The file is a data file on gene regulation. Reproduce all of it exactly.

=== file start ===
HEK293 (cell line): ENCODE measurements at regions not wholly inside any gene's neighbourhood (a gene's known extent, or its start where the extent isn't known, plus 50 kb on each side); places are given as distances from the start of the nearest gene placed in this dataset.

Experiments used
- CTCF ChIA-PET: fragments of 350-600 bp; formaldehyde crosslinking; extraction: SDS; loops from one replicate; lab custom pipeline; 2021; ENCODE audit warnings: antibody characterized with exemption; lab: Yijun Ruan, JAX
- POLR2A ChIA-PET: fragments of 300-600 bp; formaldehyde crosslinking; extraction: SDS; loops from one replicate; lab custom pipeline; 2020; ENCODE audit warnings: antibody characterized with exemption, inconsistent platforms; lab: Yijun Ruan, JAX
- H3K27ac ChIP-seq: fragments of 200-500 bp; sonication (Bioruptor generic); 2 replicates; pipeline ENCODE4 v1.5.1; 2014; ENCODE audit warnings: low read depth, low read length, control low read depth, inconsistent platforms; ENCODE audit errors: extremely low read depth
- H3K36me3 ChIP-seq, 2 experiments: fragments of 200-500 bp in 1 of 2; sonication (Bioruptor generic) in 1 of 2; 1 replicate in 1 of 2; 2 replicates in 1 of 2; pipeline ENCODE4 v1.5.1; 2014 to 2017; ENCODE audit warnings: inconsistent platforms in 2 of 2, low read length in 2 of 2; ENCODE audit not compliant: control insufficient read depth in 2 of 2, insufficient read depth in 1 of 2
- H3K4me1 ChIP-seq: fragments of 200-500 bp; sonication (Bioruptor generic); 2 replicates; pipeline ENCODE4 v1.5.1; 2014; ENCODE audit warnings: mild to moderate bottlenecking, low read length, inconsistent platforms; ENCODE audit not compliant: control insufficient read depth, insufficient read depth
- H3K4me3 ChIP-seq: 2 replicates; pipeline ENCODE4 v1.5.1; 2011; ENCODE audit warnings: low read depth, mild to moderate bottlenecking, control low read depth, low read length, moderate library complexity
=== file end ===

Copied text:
HEK293 (cell line): ENCODE measurements at regions not wholly inside any gene's neighbourhood (a gene's known extent, or its start where the extent isn't known, plus 50 kb on each side); places are given as distances from the start of the nearest gene placed in this dataset.

Experiments used
- CTCF ChIA-PET: fragments of 350-600 bp; formaldehyde crosslinking; extraction: SDS; loops from one replicate; lab custom pipeline; 2021; ENCODE audit warnings: antibody characterized with exemption; lab: Yijun Ruan, JAX
- POLR2A ChIA-PET: fragments of 300-600 bp; formaldehyde crosslinking; extraction: SDS; loops from one replicate; lab custom pipeline; 2020; ENCODE audit warnings: antibody characterized with exemption, inconsistent platforms; lab: Yijun Ruan, JAX
- H3K27ac ChIP-seq: fragments of 200-500 bp; sonication (Bioruptor generic); 2 replicates; pipeline ENCODE4 v1.5.1; 2014; ENCODE audit warnings: low read depth, low read length, control low read depth, inconsistent platforms; ENCODE audit errors: extremely low read depth
- H3K36me3 ChIP-seq, 2 experiments: fragments of 200-500 bp in 1 of 2; sonication (Bioruptor generic) in 1 of 2; 1 replicate in 1 of 2; 2 replicates in 1 of 2; pipeline ENCODE4 v1.5.1; 2014 to 2017; ENCODE audit warnings: inconsistent platforms in 2 of 2, low read length in 2 of 2; ENCODE audit not compliant: control insufficient read depth in 2 of 2, insufficient read depth in 1 of 2
- H3K4me1 ChIP-seq: fragments of 200-500 bp; sonication (Bioruptor generic); 2 replicates; pipeline ENCODE4 v1.5.1; 2014; ENCODE audit warnings: mild to moderate bottlenecking, low read length, inconsistent platforms; ENCODE audit not compliant: control insufficient read depth, insufficient read depth
- H3K4me3 ChIP-seq: 2 replicates; pipeline ENCODE4 v1.5.1; 2011; ENCODE audit warnings: low read depth, mild to moderate bottlenecking, control low read depth, low read length, moderate library complexity